Sean Penn was nominated for the Academy Award for Best Actor (the Oscar), the Screen Actors Guild Award for Outstanding Performance by a Male Actor in a Leading Role, the Broadcast Film Critics Association Award for Best Actor and the Satellite Award for Best Actor - Motion Picture Drama.
Dakota Fanning won the Broadcast Film Critics Association Award for Best Young Performer, the Las Vegas Film Critics Society Award for Youth in Film, the Phoenix Film Critics Society Award for Best Youth Actress, the Satellite Special Achievement Award for Outstanding New Talent, and the Young Artist Award for Best Performance in a Feature Film - Young Actress Age Ten or Under. She was also nominated for the Screen Actors Guild Award for Outstanding Performance by a Female Actor in a Supporting Role.
The soundtrack was nominated for the Grammy Award for Best Compilation Soundtrack Album for a Motion Picture, Television or Other Visual Media.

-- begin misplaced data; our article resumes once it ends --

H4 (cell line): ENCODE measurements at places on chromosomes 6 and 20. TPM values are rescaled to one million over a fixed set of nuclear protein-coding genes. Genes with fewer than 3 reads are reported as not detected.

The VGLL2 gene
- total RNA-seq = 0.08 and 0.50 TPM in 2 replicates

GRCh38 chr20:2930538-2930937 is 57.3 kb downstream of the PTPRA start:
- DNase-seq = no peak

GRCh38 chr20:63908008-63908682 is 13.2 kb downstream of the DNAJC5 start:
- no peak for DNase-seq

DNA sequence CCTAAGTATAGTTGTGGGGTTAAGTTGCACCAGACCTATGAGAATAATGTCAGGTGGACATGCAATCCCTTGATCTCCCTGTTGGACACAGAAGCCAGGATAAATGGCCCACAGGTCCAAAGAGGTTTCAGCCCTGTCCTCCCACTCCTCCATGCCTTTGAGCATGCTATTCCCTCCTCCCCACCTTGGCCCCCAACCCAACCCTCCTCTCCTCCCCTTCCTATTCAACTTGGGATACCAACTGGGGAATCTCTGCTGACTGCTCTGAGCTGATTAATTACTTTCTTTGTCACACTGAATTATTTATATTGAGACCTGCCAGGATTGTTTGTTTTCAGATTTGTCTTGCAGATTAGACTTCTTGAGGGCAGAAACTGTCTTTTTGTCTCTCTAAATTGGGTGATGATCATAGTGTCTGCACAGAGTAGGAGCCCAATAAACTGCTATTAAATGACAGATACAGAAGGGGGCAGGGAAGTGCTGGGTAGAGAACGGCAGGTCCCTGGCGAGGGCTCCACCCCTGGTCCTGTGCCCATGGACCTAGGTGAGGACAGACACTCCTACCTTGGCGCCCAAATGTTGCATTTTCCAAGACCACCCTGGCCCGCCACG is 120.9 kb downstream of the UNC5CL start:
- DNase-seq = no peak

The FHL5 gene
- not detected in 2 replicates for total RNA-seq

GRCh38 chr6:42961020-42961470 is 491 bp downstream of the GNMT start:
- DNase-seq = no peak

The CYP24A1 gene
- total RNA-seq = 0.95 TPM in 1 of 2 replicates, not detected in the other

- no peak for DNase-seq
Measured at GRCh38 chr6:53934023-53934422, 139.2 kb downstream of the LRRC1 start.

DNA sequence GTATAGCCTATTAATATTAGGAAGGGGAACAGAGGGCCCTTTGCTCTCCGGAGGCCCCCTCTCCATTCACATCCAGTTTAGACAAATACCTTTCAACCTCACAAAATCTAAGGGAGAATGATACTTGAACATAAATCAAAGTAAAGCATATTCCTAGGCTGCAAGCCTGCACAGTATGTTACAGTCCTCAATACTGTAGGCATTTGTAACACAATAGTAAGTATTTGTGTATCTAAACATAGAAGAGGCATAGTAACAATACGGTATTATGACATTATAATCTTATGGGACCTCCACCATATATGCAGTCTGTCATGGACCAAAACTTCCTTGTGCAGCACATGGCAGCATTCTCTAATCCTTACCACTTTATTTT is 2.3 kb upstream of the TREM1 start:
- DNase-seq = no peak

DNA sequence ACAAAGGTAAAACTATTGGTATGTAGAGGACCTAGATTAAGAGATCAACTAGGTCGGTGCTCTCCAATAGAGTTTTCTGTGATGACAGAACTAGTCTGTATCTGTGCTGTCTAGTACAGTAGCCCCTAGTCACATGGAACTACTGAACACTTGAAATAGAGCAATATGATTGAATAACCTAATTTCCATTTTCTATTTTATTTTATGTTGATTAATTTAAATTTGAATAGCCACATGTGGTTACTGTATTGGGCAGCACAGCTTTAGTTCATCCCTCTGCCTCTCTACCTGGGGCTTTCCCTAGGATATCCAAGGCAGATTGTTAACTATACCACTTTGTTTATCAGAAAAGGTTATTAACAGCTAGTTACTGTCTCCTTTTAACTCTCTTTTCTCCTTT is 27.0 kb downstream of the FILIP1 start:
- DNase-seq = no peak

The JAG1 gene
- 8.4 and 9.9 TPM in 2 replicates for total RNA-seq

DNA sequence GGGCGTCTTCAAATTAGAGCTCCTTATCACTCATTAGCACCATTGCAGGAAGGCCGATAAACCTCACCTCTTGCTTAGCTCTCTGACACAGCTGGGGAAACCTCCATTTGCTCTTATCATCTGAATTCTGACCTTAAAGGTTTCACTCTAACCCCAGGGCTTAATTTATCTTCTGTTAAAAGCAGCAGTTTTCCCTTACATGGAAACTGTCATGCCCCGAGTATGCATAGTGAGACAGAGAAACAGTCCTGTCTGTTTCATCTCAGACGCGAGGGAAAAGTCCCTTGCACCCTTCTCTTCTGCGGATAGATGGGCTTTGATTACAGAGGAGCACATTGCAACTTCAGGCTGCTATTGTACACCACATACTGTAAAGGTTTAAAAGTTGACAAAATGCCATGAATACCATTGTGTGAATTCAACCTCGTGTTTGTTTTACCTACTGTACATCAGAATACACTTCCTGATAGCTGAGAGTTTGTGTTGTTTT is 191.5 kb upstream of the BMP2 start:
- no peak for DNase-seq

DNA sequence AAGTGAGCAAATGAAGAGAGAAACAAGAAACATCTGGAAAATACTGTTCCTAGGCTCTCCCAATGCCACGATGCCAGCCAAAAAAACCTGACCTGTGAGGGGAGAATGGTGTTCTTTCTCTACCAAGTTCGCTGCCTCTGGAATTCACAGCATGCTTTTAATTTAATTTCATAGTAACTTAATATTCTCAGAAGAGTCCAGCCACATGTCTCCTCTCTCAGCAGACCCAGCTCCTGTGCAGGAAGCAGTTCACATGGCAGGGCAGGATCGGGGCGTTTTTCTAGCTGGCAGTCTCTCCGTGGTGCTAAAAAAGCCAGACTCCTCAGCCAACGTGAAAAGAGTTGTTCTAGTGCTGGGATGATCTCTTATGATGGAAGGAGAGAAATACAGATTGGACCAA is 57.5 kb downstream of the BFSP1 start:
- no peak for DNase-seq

The film won the inaugural Stanley Kramer Award from the Producers Guild of America, and was nominated for the Humanitas Prize and the Japan Academy Prize for Outstanding Foreign Language Film.
The film is recognized by American Film Institute in these lists:2006: AFI's 100 Years...100 Cheers – Nominated
The Grammy Award-nominated soundtrack, in addition to a John Powell score, also has cover versions of songs by the Beatles. Penn commissioned artists such as the Black Crowes, Nick Cave, Stereophonics, Eddie Vedder, Sheryl Crow, Sarah McLachlan, Rufus Wainwright, the Wallflowers, Ben Harper, the Vines and Ben Folds, to cover the songs for the soundtrack. Penn's brother, Michael Penn, is also featured on a duet with his wife Aimee Mann.
As the movie was shot and produced to the original Beatles music, the artists had to record their covers to the same musical timing (tempo) as the Beatles' original pieces had.